Thursday, March 31, 2011

Non-scandal of the week: Screaming baby at tennis match....

The web (and even the U.S. national news!) is all abuzz and positively scandalized that Spanish tennis player, David Ferrer, frustrated over a screaming baby in the crowd at his Florida tennis match, lightly lobbed a tennis ball in the direction of the wailing brat.  Some news outlets (especially ABC, and that loathesome Robin Roberts--who's a loud crybaby herself--see the clip) are trying to spin the story that he fired a missile-strength ball directly at the kid's head...but if you watch the replay video, it was nothing like that.  Personally, I think he should have lobbed the ball at the head of the FATHER of the screaming infant!  Why, on earth---other than being too cheap to hire a babysitter---would a parent bring an infant to a tennis match??  Weren't there any golf games he could go and ruin? Aren't there rules against such things?  Why do certain people feel some sense of innate "entitlement" to shlepp their kid absolutely anywhere they please (think:  4-star restaurants, movie theatres, etc.)?  And while we're at it, and maybe it's just a NYC thing---but those double, and even TRIPLE-wide strollers that certain mothers feel they are entitled to use, hogging the entire sidewalk, not to mention small stores and businesses.  Don't get me started... 
Click below to see the footage:

More rare Elizabeth Taylor photos

eBay continues to have a spate of items relating to the recently deceased Elizabeth Taylor, including many photos that are rarely, if ever, seen....

With 1st husband, Nicky Hilton.
With 2nd husband, Michael Wilding and son, Michael Wilding Jr., 1953.
With 3rd husband, Mike Todd.
With 4th husband, Eddie Fisher, in Moscow.
With 5th/6th husband, Richard Burton.
With 7th husband, John Warner
With 8th husband, Larry Fortensky

With Rock Hudson and unidentified man while shooting Giant, 1955
Late '50's

As a blonde, in Beau Brummel, 1954
With best friend/co-star, Montgomery Clift, 1951
Budding beauty, 1947
In Ivanhoe, 1952
At age 8...1940
Early 50's peek-a-boo...
Test shot from 1970's The Only Game in Town.
1958, at the peak of her beauty....

Wednesday, March 30, 2011

Farley Granger: 1923-2011

A fond farewell to the actor Farley Granger, who died this weekend at the age of 85 at his home in Manhattan.  One of the last of the living Alfred Hitchcock leading men of the golden age,  Granger always came across as the sensitive, quiet and vulnerable young man that he was, off-screen as well.  Granger was one of the very few major stars who went to no great lengths to hide his homosexuality, and he starred in two Hitchock classics:  1951's Strangers on a Train and 1948's Rope, both films that had strong gay overtones (below, w/James Stewart, in Rope).

In recent years, he was very much on the theatrical and social scenes in New York, and by all accounts, he was a kind, funny and very nice gentleman, through and through. 

He wrote his autobiography, Include Me Out: My Life from Goldwyn to Broadway  just a few years ago, and it's a very candid, well-written and interestingly told life story that I recommend highly.  It's available (link below) at Amazon, for less than $4.00 for a used hardcover (also available on Kindle):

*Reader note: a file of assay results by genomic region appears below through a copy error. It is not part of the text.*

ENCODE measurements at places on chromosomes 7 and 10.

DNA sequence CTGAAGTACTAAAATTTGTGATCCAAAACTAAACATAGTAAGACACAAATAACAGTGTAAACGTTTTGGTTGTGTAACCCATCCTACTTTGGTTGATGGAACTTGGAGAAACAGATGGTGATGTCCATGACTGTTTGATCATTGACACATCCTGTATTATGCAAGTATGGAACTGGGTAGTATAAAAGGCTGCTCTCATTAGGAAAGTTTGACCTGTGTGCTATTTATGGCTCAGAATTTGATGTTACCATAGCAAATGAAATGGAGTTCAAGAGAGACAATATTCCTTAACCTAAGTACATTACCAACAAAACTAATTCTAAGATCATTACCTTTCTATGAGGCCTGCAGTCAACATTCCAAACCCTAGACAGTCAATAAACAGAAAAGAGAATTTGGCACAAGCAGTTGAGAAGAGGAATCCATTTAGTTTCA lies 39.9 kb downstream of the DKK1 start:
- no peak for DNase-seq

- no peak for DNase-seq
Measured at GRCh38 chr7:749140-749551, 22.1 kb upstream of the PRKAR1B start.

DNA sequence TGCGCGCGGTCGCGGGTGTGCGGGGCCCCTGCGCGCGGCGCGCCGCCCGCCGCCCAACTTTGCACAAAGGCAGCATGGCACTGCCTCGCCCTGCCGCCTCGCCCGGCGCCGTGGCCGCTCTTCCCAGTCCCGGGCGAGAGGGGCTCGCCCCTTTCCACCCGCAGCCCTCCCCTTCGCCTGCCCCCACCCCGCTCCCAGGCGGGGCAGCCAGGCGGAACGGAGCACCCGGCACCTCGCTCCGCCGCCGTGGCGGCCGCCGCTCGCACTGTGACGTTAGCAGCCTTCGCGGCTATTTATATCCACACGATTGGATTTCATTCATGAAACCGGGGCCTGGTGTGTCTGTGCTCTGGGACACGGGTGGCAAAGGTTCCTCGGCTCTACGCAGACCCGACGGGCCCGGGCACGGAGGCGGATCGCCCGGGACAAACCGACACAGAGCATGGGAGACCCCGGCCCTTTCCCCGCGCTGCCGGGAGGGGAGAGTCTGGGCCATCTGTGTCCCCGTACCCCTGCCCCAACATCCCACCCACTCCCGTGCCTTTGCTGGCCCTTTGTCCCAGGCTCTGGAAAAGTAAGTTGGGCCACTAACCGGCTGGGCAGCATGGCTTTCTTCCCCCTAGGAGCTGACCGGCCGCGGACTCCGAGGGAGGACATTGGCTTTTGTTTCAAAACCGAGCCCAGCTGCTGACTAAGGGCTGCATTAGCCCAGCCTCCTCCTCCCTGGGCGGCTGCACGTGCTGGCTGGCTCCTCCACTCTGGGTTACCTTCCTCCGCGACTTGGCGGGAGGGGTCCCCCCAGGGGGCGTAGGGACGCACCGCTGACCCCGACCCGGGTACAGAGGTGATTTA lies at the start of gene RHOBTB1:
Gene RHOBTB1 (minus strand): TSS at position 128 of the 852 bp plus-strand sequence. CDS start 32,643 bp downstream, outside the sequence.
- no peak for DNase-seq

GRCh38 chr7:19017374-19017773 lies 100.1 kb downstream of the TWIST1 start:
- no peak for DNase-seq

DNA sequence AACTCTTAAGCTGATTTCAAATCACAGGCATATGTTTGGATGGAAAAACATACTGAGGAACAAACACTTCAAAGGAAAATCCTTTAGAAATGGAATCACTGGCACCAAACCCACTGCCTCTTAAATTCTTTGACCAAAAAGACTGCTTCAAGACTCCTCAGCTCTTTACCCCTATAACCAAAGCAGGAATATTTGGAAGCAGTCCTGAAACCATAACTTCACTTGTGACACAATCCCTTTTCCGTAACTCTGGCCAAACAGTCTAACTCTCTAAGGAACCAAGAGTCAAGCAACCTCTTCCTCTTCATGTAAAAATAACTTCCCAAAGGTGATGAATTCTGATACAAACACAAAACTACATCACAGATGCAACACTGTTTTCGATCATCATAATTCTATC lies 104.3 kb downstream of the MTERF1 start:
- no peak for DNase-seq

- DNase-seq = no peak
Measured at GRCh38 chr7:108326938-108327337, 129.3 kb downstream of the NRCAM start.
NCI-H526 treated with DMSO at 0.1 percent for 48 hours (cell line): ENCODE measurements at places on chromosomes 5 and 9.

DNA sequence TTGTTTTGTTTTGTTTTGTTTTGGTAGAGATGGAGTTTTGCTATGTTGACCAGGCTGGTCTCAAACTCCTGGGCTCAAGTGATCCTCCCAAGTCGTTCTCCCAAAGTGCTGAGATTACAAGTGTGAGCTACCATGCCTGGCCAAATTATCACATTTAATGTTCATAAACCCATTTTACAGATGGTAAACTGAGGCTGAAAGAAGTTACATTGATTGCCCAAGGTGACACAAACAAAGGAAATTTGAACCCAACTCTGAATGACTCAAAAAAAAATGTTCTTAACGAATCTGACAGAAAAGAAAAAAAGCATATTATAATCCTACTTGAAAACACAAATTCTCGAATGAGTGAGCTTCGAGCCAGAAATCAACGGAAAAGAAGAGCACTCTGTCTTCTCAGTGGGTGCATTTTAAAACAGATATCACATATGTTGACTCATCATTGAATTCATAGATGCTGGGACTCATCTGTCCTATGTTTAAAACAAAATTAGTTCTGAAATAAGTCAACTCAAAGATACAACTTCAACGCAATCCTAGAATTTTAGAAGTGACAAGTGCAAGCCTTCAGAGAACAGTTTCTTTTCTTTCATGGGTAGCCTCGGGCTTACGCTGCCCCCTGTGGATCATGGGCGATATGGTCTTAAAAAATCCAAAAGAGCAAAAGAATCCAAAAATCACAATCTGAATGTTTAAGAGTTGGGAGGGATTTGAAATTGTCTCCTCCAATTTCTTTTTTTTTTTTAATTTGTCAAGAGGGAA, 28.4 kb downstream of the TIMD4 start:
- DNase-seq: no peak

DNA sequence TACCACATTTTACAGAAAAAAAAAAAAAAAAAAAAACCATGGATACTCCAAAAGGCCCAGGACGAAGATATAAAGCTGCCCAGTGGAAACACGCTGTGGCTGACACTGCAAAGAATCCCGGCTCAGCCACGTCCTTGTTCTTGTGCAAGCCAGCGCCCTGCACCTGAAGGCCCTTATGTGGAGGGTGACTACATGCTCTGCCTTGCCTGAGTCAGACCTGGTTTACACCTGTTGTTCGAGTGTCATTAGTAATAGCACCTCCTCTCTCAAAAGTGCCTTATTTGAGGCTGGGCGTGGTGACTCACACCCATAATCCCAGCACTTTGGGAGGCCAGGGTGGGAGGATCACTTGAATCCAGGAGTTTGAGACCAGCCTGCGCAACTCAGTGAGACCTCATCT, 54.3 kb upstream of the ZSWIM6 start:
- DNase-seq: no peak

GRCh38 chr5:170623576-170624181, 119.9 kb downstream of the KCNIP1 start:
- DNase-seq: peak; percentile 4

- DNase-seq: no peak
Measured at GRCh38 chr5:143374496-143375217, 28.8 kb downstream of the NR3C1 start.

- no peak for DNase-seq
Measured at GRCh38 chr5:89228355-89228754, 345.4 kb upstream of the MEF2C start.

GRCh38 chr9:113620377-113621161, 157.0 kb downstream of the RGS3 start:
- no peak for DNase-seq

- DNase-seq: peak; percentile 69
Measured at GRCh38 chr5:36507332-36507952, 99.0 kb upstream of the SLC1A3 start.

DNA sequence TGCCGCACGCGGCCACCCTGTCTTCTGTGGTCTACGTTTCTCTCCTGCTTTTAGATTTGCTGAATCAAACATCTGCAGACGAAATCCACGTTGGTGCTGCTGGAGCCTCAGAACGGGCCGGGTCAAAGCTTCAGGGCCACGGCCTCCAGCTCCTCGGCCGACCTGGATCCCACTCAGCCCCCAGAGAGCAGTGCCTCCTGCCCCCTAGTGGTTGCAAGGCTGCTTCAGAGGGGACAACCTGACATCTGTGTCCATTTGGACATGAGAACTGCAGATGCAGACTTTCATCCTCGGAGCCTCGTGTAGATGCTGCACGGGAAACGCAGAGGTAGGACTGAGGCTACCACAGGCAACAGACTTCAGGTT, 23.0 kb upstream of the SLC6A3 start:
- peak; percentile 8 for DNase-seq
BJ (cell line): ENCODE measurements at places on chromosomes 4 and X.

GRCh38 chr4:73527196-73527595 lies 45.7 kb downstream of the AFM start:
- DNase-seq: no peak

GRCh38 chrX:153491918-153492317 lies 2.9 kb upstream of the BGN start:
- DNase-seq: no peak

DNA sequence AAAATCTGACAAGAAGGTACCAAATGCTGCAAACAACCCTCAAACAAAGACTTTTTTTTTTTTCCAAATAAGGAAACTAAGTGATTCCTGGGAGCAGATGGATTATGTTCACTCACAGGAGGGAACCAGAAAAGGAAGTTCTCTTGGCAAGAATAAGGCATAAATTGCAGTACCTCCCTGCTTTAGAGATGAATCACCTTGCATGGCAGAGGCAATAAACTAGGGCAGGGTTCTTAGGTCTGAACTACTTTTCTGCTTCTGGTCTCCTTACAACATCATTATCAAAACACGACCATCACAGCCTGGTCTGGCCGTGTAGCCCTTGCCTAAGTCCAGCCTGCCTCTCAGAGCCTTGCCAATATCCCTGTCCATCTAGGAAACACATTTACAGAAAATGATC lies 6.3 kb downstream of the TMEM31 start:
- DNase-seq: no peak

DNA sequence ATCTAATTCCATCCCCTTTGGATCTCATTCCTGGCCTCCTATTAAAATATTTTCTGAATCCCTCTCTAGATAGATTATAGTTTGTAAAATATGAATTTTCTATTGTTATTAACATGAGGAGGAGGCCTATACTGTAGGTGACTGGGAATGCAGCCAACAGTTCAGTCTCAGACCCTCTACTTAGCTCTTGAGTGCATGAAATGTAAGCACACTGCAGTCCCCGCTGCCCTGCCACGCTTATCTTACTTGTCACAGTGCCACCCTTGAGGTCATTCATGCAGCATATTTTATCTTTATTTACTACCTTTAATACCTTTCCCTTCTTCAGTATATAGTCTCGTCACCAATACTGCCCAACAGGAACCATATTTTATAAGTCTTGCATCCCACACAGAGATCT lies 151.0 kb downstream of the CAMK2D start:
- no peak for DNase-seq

(Below, two stills from They Live By Night, Nicholas Ray's noir classic, 1949, which many consider Granger's finest performance)

If they were still alive today...'d be the birthday of these notables:

The brilliant Dutch post-Impressionist Vincent van Gogh was born 158 years ago.  He painted atleast 30 self-portraits during his life (that are known to survive), including these four.  The others are collected on this Wikipedia page, and are interesting to study in order, side-by-side. His most famous work, of course, is The Starry Night, which the troubled artist painted at the window of his room in a sanitarium in Arles, France, of the town of St. Remy.  It is in the permanent collection of The Museum of Modern Art in New York.

Brooke Astor would be 109.  It is unfortunate that the final legacy of Mrs. Astor is the swirl of scandal that surrounded her final years--and beyond.  Her only child, Anthony, is still awaiting his re-trial for his role in trying to divert his mother's millions into the accounts of himself and his loathesome wife, Charlene.  It all played out on the front pages of the New York scandal rags, where the term "elder abuse" was widely used in describing his treatment of his enfeebled mother.  But during her prime, Brooke Astor was New York's most luminous and generous "lady bountiful," distributing tens of millions of her enormous fortune to many worthy charitable causes (most notably, The New York Public Library).  Sonny boy was convicted in the first trial of grand larceny and it could be years before his appeals are used up.  If he lives that long, as he is 87 years old.  If you like filth, scandal and gossip, there is a very interesting book about Astor, and more specifically, her final years, called, Mrs. Astor Regrets, by Meryl Gordon.  A very juicy can get a used hardback copy on Amazon for ONE PENNY (plus postage).  Just do it!

Frankie "Mule Train" Laine would be 98.  I dunno.  I want to like him, but his singing just makes me really nervous for some reason.  He's a little"vivid" for my taste.  But what do I know?  He was sure popular in the early 1950's...

Swedish silent film star Anna Q. Nilsson would be 123.  The "Q" stood for "Quirentia", just in case you were wondering.  She was a very popular star in the 1920's, famed for her beauty, though her career quickly failed in the advent of talking pictures, probably hastened by her thick Swedish accent (though that certainly didn't hurt her compatriot, Greta Garbo).  She's remembered today as one of Norma Desmond's "waxworks" at the card party scene in Sunset Boulevard, where she drawls her one line with a cigarette hanging from her lip.